Sepsis experts: Important to test alternative drugs
 
Findings published today in JAMA show that vasopressin can be used as an alternative to typically used adrenaline-like drugs to improve blood pressure in septic shock
 
Stephen Brett, President of Intensive Care Society and Co-Investigator on the study, says it is crucial to explore alternatives to the drug regime currently used for septic shock in intensive care; although currently used drugs have been used for a long time, many have side effects which can be unhelpful for some patients.
 
Sepsis is the body’s response to severe infection and is a life-threatening condition that in severe cases causes the blood pressure to fall dangerously, compromising blood flow to vital organs such as the liver and kidney (septic shock). In the UK alone more than 123,000 people are admitted to intensive care units due to sepsis.
High death rates with current practice
Despite advances in treatment around 36,800 of such patients unfortunately die. Experts agree that it is important to test alternative drug treatments.
 
Current practice is to treat all patients with antibiotics and powerful adrenaline-like drugs to support the heart and blood pressure. However, we know these adrenaline-like drugs have side-effects.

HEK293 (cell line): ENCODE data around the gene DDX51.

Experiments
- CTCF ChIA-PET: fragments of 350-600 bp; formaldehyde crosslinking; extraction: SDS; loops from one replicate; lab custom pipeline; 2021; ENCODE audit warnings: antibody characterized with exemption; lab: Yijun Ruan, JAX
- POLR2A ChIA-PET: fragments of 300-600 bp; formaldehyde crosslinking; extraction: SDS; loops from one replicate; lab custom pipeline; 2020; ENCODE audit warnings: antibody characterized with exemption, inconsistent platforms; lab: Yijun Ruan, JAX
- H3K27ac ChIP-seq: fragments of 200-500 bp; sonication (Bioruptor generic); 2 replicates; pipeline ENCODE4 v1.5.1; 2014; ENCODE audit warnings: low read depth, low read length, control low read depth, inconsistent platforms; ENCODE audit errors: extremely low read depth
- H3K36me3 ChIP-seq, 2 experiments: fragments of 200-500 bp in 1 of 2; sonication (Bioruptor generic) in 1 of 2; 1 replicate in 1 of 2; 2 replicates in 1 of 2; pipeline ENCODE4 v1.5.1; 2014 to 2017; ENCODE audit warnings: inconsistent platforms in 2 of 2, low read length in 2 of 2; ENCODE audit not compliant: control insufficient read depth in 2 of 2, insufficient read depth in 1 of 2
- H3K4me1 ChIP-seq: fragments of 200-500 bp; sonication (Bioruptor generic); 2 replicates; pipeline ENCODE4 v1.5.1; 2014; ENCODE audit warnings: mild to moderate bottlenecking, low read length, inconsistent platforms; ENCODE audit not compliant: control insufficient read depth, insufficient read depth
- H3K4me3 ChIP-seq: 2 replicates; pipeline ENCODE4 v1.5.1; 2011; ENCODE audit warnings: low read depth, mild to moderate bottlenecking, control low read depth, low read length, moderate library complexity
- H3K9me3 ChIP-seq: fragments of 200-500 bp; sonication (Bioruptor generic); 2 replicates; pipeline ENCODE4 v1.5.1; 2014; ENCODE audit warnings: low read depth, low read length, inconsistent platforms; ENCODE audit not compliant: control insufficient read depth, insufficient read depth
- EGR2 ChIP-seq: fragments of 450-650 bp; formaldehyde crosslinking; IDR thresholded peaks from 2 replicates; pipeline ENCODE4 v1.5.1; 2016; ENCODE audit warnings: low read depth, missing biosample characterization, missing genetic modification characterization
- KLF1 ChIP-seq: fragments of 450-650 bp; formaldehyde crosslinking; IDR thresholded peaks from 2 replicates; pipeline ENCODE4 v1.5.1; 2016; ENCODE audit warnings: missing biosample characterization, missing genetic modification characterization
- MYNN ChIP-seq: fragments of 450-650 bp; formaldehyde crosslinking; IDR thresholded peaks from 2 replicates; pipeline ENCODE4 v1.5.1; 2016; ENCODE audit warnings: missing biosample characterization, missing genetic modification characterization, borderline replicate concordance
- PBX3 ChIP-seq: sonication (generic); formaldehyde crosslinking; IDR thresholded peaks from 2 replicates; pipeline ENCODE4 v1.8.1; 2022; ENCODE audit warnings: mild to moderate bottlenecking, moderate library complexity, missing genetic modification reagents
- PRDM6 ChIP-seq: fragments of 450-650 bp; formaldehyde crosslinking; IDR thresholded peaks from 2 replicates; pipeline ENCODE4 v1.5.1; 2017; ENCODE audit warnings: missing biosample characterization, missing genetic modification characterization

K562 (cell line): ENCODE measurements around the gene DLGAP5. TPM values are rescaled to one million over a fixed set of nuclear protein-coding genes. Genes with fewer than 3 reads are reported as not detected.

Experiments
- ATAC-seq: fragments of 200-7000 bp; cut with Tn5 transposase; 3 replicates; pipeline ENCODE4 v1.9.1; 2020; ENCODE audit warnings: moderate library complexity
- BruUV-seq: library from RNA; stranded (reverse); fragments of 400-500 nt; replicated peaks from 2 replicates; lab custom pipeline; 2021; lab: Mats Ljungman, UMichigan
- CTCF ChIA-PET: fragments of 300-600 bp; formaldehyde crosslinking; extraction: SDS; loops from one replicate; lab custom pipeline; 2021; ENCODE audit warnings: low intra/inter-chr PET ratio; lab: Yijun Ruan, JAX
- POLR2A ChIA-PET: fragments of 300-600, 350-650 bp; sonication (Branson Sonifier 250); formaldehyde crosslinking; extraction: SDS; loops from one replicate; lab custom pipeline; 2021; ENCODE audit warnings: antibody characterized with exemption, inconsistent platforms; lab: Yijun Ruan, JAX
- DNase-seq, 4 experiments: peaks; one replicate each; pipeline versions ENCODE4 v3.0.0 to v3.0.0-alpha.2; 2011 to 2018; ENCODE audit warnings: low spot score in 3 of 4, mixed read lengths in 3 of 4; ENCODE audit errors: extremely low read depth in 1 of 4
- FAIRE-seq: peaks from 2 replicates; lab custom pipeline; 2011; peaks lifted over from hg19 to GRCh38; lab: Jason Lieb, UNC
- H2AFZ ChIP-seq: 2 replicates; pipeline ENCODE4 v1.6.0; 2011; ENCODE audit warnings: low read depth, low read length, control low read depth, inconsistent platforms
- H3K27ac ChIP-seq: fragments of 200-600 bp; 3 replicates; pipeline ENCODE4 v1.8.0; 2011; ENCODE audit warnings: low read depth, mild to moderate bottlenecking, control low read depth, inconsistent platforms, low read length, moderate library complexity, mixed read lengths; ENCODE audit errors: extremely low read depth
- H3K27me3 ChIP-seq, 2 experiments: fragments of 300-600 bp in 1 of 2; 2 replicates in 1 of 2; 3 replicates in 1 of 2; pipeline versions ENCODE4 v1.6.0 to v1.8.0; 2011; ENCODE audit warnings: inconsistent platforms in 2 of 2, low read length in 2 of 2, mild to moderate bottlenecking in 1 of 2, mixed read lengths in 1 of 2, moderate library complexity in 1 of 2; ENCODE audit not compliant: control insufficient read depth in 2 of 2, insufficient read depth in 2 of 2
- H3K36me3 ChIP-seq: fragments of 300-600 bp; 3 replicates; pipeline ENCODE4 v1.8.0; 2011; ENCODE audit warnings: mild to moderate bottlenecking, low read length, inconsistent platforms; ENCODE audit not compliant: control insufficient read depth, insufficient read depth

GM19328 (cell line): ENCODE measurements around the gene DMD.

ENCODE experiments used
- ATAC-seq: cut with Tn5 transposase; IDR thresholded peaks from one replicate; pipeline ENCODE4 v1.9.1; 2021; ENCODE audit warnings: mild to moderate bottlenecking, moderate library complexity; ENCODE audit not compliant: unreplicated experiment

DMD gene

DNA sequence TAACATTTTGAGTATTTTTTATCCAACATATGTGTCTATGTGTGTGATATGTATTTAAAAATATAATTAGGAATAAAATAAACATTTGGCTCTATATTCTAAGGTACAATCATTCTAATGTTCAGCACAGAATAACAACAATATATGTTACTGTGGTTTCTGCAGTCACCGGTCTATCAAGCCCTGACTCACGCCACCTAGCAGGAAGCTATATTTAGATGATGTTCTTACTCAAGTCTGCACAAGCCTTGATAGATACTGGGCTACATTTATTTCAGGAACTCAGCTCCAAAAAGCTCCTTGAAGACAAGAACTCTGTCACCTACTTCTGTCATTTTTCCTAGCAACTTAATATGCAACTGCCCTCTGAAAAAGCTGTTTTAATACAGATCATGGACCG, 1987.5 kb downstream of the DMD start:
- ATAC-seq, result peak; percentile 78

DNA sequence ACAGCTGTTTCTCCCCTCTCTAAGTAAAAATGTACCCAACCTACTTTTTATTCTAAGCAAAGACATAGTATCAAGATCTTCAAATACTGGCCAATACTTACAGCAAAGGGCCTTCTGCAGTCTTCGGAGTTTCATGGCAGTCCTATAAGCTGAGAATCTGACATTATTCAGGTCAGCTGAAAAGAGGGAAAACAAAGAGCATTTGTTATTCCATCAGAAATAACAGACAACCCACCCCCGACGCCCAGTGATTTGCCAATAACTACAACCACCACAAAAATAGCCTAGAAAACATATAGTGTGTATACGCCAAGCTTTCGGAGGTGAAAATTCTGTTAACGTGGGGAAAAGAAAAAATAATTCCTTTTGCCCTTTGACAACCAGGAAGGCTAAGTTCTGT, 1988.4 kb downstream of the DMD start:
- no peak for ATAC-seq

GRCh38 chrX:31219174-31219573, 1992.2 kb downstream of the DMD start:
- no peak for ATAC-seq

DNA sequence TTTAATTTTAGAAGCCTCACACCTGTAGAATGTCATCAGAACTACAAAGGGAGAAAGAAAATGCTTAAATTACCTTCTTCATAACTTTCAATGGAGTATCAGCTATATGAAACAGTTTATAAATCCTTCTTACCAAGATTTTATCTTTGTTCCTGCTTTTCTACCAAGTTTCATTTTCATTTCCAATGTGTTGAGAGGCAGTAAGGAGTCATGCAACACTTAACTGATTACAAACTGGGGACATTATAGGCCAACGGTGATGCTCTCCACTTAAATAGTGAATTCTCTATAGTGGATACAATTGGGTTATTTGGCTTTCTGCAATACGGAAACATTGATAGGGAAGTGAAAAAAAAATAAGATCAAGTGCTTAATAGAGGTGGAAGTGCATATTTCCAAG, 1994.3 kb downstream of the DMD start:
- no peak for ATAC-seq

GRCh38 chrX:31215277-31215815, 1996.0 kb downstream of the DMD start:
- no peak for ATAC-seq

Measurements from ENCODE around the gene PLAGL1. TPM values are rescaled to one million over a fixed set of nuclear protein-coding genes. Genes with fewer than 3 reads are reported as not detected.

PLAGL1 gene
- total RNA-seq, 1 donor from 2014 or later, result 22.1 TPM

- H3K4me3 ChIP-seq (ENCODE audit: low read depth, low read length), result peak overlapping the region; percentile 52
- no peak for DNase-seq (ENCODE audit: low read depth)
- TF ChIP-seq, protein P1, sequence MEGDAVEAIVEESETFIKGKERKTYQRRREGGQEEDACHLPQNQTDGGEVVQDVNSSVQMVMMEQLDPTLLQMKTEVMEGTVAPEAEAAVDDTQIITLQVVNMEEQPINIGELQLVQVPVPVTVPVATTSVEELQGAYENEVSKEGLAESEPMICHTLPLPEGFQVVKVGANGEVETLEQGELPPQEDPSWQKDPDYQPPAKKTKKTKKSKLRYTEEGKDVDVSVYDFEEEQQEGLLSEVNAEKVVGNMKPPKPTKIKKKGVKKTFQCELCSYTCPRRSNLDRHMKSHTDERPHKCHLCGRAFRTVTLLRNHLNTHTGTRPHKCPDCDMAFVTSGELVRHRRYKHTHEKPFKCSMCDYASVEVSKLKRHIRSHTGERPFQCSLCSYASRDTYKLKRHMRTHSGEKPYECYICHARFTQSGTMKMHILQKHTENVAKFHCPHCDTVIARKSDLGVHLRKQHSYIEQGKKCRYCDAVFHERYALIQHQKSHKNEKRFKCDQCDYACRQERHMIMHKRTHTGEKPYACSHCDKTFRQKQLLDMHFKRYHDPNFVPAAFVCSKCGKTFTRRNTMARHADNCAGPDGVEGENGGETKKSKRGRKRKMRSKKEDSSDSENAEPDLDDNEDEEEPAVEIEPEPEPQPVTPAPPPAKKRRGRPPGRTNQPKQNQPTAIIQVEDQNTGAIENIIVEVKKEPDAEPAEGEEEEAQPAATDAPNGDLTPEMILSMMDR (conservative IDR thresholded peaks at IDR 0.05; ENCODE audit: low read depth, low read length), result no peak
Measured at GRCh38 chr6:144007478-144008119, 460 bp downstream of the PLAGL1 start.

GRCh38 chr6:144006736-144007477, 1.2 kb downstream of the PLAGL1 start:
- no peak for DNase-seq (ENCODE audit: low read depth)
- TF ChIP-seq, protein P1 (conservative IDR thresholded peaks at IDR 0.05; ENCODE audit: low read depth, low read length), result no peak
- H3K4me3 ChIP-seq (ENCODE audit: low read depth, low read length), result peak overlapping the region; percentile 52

National Institute for Health Research (NIHR) funded Research Professor Anthony Gordon conducted the VANISH trial, which is also supported by the Intensive Care Foundation. The trial compared early vasopressin use to noradrenaline.
 
Although the use of vasopressin did not show an improvement in the main outcome measure of the trial, which was a combination of survival and duration of kidney failure, it did reduce the use of adrenaline-like drugs and fewer patients treated with vasopressin needed the support of kidney machines.
 
Personalised drug strategy
 
NIHR Research Professor Anthony Gordon, the Chief Investigator of the trial and Director of Research for the Intensive Care Foundation, said that “it is important for clinicians to know that they can use vasopressin early in septic shock and that for some patients it may prevent the need for dialysis”.
 
“Looking forward we now need to investigate ways to rapidly identify those patients who will benefit most so that appropriate treatment can be started early”, he also said.
 
Now experts call for more research on drug treatment in intensive care. “It is time to look at a more personalised drug strategy for patients with sepsis to allow clinicians to treat patients as individuals and both to improve their chances of survival and their long term recovery and health”, says Dr Brett.
 
”This study forms an important part of our national research effort in this area. The Intensive Care Foundation has worked with patients, their families and the whole professional community to determine jointly our future research priorities”.
 
 

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